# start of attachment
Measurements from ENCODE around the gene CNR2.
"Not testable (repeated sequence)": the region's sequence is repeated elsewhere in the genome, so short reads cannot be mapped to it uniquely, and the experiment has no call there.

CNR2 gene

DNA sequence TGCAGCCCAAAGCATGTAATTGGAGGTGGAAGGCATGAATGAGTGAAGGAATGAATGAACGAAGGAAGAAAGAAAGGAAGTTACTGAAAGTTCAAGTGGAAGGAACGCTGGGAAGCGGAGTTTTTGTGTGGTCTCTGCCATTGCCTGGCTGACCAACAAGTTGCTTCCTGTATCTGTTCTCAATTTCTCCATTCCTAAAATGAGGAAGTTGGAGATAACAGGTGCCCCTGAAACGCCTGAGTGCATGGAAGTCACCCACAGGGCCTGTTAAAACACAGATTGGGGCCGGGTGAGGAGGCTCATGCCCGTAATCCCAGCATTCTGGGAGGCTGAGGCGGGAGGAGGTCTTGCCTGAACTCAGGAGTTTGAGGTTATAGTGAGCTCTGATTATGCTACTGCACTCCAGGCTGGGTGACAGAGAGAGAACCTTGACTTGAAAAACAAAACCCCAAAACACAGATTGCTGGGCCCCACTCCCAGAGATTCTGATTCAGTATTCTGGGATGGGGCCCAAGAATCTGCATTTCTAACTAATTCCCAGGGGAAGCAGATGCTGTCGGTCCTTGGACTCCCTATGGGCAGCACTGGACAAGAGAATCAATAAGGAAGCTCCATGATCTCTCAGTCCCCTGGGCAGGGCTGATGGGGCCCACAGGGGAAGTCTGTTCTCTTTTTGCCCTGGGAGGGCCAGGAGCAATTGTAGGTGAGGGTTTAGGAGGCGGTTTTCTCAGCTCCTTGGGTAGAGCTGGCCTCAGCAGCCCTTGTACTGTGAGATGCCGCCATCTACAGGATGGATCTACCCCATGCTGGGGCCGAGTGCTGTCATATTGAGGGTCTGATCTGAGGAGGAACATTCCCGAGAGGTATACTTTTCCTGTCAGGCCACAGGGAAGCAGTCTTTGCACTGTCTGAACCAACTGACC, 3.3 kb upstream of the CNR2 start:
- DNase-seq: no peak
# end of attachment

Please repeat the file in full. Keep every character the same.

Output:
Measurements from ENCODE around the gene CNR2.
"Not testable (repeated sequence)": the region's sequence is repeated elsewhere in the genome, so short reads cannot be mapped to it uniquely, and the experiment has no call there.

CNR2 gene

DNA sequence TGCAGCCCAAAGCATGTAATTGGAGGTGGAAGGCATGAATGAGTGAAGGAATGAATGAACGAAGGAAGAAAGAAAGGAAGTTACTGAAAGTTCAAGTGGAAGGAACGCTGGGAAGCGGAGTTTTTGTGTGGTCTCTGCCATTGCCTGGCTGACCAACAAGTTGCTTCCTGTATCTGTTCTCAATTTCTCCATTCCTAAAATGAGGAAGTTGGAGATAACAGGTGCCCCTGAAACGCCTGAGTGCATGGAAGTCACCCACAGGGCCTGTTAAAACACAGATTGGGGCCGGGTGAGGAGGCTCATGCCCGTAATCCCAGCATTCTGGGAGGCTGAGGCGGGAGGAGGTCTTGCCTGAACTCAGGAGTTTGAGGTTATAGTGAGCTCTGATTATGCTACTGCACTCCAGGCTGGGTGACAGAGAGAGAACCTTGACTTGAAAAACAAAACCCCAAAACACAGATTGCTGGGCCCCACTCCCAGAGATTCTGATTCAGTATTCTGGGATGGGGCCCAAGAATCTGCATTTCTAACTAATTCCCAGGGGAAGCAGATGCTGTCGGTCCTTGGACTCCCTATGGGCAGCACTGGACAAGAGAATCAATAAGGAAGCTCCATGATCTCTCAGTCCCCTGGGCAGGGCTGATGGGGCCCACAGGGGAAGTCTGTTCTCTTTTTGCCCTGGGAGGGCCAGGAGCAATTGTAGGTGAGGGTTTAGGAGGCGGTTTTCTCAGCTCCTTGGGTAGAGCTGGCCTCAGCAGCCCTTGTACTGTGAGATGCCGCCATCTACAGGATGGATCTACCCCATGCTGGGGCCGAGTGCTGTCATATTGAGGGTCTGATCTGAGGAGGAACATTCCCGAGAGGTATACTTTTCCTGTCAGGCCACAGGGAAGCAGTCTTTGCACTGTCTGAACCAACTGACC, 3.3 kb upstream of the CNR2 start:
- DNase-seq: no peak